Trump utterly defeated: Pelosi forces him to end shutdown with no wall
Trump gave in to what Nancy Pelosi and Democrats have demanded all along: ending the government shutdown before even beginning negotiations on border wall funding.
A defeated Trump announced Friday afternoon that he will support a bill to temporarily end his weeks-long, unpopular government shutdown, without funding a wall along the U.S.-Mexico border.
Despite his earlier bravado in vowing not to “cave” on the wall funding, Trump finally did exactly that — and did exactly what House Speaker Nancy Pelosi (D-CA) told him to do, which was to stop holding government funding hostage to his wall.
“We have reached a deal to end the shutdown and reopen the federal government,” Trump said in a Rose Garden press conference.
He added that “at this time,” he will not exercise the “powerful alternative” that he was rumored to be considering. He was likely referring to the speculation that he might declare a national emergency — and even steal funds from disaster areas like Puerto Rico — in order to fund the wall without the consent of Congress.
Unable to stop himself, Trump also rambled for several minutes about the alleged importance of the border wall, which will not receive any funding in this legislation and which has been strongly rejected by both Congress and the majority of Americans. Even the anti-immigrant hate groups who usually egg Trump on have complained that his wall is a stupid idea.
The deal will reopen the government for three weeks as the White House and congressional leaders continue to negotiate on border security and other issues. If approved by Congress, this deal will end the longest government shutdown in history.
Prior to the Rose Garden announcement, even Fox News admitted: “It’s difficult to see this as anything but the president giving in to Democrats on Capitol Hill.”
The deal comes one day after Republican senators sided with Trump and rejected a House-passed bill to reopen the government.
The Trump shutdown started in late December when Trump threw a tantrum demanding $5.7 billion for a border wall. In a televised meeting shortly before the shutdown began, Trump told Democratic leaders he would be “proud” to own a shutdown if Democrats refused to give in to his ransom demands.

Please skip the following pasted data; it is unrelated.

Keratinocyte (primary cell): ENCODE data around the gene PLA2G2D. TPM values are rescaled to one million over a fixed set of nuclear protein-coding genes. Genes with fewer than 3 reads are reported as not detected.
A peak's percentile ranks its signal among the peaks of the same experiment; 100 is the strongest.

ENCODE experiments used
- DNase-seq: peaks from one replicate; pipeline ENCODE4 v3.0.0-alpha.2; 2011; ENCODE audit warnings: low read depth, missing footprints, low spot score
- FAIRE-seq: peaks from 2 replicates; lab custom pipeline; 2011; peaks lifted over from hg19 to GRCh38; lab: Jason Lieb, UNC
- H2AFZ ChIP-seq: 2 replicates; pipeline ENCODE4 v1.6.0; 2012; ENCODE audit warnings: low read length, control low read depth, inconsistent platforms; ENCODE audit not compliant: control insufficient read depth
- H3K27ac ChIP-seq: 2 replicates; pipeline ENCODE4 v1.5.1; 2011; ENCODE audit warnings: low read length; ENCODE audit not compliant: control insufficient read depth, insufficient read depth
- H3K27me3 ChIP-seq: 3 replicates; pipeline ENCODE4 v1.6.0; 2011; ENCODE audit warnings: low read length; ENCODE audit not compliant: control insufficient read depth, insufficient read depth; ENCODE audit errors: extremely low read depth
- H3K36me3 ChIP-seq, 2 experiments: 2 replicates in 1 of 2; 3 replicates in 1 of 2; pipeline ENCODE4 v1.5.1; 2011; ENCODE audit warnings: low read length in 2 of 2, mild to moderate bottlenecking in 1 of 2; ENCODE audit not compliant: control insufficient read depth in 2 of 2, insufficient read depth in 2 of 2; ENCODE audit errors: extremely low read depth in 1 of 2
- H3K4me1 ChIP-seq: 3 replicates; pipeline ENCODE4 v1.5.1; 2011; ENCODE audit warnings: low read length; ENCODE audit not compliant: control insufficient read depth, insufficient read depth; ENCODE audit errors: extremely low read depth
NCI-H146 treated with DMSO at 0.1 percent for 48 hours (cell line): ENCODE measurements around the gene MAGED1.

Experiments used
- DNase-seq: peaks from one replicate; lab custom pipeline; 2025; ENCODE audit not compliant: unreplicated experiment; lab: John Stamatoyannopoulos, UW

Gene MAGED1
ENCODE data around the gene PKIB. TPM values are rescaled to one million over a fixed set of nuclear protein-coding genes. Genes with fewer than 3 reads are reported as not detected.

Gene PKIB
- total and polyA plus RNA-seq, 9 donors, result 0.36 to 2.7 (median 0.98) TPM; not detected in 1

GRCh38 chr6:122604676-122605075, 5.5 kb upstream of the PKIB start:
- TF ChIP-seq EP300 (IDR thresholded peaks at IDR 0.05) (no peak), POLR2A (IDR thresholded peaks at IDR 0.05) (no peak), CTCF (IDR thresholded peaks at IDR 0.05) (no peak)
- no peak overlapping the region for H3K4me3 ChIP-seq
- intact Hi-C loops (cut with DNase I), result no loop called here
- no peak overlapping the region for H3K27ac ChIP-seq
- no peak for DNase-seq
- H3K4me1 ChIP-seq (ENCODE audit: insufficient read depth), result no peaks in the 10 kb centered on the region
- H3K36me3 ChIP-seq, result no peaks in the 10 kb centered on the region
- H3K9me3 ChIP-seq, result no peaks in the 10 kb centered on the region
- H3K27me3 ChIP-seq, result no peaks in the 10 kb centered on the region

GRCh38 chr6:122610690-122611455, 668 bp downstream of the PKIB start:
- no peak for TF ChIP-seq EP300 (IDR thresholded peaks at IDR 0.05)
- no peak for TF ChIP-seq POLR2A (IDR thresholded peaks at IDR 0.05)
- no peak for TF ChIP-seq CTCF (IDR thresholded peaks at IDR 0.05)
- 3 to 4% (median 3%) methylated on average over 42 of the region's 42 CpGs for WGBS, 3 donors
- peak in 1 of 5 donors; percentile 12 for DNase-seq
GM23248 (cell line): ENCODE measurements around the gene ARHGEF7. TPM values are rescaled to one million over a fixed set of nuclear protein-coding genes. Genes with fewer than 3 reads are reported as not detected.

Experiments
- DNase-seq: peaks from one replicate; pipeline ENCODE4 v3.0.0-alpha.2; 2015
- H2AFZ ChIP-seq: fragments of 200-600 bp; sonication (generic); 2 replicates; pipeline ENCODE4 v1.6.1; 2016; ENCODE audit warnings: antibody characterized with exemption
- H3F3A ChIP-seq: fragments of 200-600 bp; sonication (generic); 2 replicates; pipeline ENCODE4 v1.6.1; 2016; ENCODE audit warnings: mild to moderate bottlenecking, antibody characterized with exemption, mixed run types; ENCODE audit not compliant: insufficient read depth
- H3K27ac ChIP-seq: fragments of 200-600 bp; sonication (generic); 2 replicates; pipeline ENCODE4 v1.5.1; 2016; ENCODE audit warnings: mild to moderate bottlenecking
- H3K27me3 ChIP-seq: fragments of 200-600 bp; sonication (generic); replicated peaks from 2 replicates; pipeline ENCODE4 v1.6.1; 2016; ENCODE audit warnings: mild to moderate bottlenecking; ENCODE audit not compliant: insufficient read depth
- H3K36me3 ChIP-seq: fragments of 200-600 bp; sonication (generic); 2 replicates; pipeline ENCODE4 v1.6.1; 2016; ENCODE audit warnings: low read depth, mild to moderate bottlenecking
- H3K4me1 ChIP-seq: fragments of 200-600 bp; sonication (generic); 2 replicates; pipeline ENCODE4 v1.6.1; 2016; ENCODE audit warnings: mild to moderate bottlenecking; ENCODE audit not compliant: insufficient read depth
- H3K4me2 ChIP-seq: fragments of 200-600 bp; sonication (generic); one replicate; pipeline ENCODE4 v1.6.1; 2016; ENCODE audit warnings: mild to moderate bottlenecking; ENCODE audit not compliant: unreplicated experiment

As the Trump shutdown dragged on, its impact became increasingly dire. Air travel has become less safe, federal workers have been denied their paychecks, and national security has been weakened — all because of Trump’s unhealthy obsession with a border wall.
But under the unwavering leadership of Pelosi, Democrats refused to be bullied by Trump’s increasingly unhinged bluster. The Democratic-led House of Representatives passed numerous bills to reopen the government, only to be rebuffed by Trump and his obedient lackeys in the Senate.
The position from Pelosi and Senate Minority Leader Chuck Schumer (D-NY) was consistent from the start: End the Trump shutdown with a clean funding bill, and only then will Congress engage in negotiations about border security.
At the end of his remarks, Trump once again threatened to take federal workers hostage and shut down the government in three weeks if he does not get the border wall he so desperately wants.
But if he does, he’ll have to face Pelosi and Democrats again — and it probably won’t end well for him.
In addition to maintaining a firm stance against funding for a wall, Pelosi engaged in a high-stakes negotiation around Trump’s State of the Union address. Pelosi threatened to deny Trump use of the House chamber for the address while the government was shut down. Trump tried to force himself on Congress anyway, but then Pelosi made the denial official — and Trump relented, foreshadowing his caving on the shutdown.
The American people had much more confidence in Pelosi to handle the shutdown than Trump’s — and in the end, they picked the right person to trust.
Published with permission of The American Independent Foundation.
Republicans choose violence in bonkers day on Capitol Hill
A series of shouting matches and physical altercations show that the party of Trump has abandoned any sense of decorum.By Jesse Valentine - November 16, 2023
House Speaker Mike Johnson has long opposed abortion and LGBTQ+ rights
Before the newly elected U.S. House Speaker Mike Johnson was in public office, the Louisiana Republican’s restrictive stances on gender identity, abortion and sexuality were honed at the conservative Christian legal group Alliance Defending Freedom, where he served as a senior spokesperson and attorney. Alliance Defending Freedom, or ADF, is the legal force behind dozens […]By Amanda Becker, The 19th - November 02, 2023
Curtis Hertel Jr. places public service over politics in Michigan congressional run
'To me, this country is craving people that are problem solvers who will work and put the partisan politics aside,' Hertel said.By Alyssa Burr - October 20, 2023